On Monday it was announced that a U.S. Steel and United Steelworkers Union deal has been reached as a “tentative agreement”. The consensus has helped to avoid a steelworker strike that would involve more than 14,000 steelworkers in tubular operations, domestic flat-rolled steel, and ore mining facilities throughout the eastern United States.
Steelworker Strike Update
Details of the agreement are under wraps while the proposed four-year contract is still under reviewed.
U.S. Steel President and CEO David Burritt released a written statement in which he described the agreement as “fair and in the best long-term interests” as it pertains to U.S. Steel’s and its employees’ futures. Burritt’s stamen goes on to say “Together, we’ve agreed on terms that will create certainty and stability for our many stakeholders, enable our company to implement our long-term business strategy, which includes continued, responsible investments in our people and plants, and position U.S. Steel to remain a leader in the highly competitive global steel industry.”
According to USW Local 1899 vice president Jason Fernandez, Local presidents are returning from negotiations in Pittsburgh and will take time to deliberate with union members on the best course of action. The eventual voting process will be planned to accommodate workers schedules, so it may take up to a week before a decision is made regarding whether to accept U.S. Steel’s proposed contracts or not.
Steelworker Strike Background
Negotiations have been taking place since July, leading up to the September 1st expiration date of worker contracts. Things became heated when it seemed clear that U.S. Steel would not make good on a pay raise that workers had done without over the course of three years in the interest of the company’s future. As company profits reached into the billions over the last three years, workers grew incensed that upper management showed no signs of reciprocation for the hit workers took during the last round of contract negotiations. A steelworker strike was authorized by unions across the eastern US, but never fully enacted.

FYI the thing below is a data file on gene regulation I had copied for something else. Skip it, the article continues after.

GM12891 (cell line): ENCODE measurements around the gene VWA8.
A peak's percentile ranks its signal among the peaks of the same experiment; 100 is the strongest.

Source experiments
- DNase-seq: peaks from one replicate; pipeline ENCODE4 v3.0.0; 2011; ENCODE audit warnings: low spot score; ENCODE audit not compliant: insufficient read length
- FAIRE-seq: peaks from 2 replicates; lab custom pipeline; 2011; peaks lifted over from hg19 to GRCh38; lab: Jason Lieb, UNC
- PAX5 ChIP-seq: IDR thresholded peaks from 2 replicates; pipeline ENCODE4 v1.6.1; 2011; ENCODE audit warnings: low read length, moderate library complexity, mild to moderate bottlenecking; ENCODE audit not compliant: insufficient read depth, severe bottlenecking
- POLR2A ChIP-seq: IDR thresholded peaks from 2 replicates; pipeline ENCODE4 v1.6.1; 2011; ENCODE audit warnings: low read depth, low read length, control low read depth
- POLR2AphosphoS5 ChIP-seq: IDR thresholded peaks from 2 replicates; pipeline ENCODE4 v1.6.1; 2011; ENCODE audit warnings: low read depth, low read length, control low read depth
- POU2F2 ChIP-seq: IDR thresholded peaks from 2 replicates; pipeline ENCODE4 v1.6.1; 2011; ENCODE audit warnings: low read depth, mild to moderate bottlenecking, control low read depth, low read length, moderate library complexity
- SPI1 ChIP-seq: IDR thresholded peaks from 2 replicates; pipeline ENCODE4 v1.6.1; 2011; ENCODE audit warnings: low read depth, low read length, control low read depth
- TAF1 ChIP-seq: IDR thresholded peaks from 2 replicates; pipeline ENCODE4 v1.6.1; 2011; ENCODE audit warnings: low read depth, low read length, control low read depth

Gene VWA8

ArcelorMittal, the largest steelmaker in the US, remains in talks with the USW over contract negotiations and a strike is still possible for the company’s near 16,000 steelworkers.
Steelworker Strike Effects On 2016 Midterm Elections
It has been speculated that the turmoil in the US steel industry will have a significant effect on the outcome of the midterm elections.
While president trump has imposed tariffs on aluminum and steel imports as an effort to drive demand to U.S. producers, not everyone has enjoyed the renewed activity. Jeff Astle, an employee of Universal Stainless and president of Local USW 9531, asserts the contract recently signed by his chapter to be the best he’s seen in 23 years. When asked about what’s changed, he stated, “There was once upon a time I was only working 40 hours a week, barely, but now business is thriving – we are working so many hours it’s not even funny.”
While that may be the case for a veteran of the industry, low-level workers lament that record profits of steel producers, like U.S. Steel and ArcelorMittal, have failed to trickle down. These workers represent a substantial voting bloc for the incumbent and the Republican party. Without the support of these steelworkers, an air of uncertainty hangs looms as the November elections draw near. Talks of walkouts are circling and more than 31,000 steelworkers have granted union negotiators the power to activate a strike that would affect the country’s two largest producers, U.S. Steel and ArcelorMittal. The two companies account for nearly half of all steel produced in the United States.
Material handler at Universal Stainless Henry Polite finds himself between a rock and a hard place, stating “I’m proud to be a steelworker, but I would just like to see more concern for the underdog [the workers], than just the higher-ups.”
The United Steel Workers Union summed up the sentiments of neglected workers in a statement that alleges, “Top company officials have given themselves more than $50 million in pay and bonuses since 2015 while the hourly workforce has not received a wage increase over the same period.”
When it comes to how these resentments could manifest at the polls, Soren Fanning, a history professor at Robert Morris University, alluded to 2016, when the presidential election was all but sold as, ‘we are bringing the steel industry back to Western Pennsylvania, back to America,’. Trump won by fewer than 80,000 votes in the region. Fanning suggests that “People vote their frustrations [And] right now what you’re seeing amongst steelworkers is a real sense of urgency that these promises of better conditions, more purchasing power, more health care get fulfilled and, if they don’t, they are going to go with the party of change.”
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